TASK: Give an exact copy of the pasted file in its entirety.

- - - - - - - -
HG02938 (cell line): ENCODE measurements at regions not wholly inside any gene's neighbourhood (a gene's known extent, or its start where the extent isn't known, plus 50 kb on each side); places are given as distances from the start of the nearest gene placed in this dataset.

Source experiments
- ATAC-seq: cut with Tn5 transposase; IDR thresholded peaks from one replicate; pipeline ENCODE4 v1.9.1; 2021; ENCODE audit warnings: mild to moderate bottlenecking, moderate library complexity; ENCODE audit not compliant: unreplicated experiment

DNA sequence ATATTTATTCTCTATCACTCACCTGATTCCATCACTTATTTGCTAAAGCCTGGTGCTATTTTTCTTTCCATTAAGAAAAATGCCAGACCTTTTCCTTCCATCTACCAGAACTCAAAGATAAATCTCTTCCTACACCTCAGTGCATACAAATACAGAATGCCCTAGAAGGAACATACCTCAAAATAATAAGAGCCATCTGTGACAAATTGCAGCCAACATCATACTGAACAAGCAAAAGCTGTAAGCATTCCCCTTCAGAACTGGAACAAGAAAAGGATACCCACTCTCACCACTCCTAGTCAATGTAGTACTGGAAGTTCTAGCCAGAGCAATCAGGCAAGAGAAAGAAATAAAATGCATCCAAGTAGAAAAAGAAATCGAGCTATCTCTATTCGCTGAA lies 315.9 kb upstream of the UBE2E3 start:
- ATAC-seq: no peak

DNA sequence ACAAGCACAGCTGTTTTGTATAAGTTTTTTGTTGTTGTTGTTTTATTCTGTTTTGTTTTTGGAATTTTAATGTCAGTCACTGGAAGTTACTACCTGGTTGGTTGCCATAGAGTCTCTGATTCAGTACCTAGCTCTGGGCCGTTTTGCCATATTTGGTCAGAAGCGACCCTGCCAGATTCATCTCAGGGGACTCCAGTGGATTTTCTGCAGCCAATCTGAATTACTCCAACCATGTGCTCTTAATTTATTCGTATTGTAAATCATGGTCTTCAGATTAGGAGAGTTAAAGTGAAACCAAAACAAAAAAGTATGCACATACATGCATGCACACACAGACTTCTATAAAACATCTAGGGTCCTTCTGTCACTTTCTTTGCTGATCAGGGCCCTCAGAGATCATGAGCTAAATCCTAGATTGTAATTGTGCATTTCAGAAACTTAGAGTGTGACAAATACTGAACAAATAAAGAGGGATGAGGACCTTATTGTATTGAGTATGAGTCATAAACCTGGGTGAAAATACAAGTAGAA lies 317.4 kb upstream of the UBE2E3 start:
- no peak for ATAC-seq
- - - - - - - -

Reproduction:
HG02938 (cell line): ENCODE measurements at regions not wholly inside any gene's neighbourhood (a gene's known extent, or its start where the extent isn't known, plus 50 kb on each side); places are given as distances from the start of the nearest gene placed in this dataset.

Source experiments
- ATAC-seq: cut with Tn5 transposase; IDR thresholded peaks from one replicate; pipeline ENCODE4 v1.9.1; 2021; ENCODE audit warnings: mild to moderate bottlenecking, moderate library complexity; ENCODE audit not compliant: unreplicated experiment

DNA sequence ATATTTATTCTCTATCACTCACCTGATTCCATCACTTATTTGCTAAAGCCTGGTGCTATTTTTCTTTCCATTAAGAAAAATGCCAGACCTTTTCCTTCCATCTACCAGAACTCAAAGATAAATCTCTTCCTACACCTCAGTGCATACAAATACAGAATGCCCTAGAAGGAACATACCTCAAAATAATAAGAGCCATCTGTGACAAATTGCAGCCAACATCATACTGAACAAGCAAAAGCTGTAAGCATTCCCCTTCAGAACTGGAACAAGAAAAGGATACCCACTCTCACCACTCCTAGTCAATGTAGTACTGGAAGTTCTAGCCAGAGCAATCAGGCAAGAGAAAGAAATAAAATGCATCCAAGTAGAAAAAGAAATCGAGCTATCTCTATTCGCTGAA lies 315.9 kb upstream of the UBE2E3 start:
- ATAC-seq: no peak

DNA sequence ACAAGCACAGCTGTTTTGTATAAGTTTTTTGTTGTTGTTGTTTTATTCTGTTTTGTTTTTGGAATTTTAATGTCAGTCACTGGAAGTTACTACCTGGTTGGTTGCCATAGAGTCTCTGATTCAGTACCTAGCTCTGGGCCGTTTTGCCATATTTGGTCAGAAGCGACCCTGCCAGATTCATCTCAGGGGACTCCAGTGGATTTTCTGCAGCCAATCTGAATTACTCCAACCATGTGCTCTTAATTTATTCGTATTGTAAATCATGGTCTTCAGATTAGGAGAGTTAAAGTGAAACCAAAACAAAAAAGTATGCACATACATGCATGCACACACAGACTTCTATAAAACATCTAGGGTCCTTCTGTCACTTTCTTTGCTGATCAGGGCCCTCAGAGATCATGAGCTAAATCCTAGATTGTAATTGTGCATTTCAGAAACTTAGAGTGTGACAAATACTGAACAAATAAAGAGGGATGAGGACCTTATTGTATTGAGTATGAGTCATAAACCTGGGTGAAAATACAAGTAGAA lies 317.4 kb upstream of the UBE2E3 start:
- no peak for ATAC-seq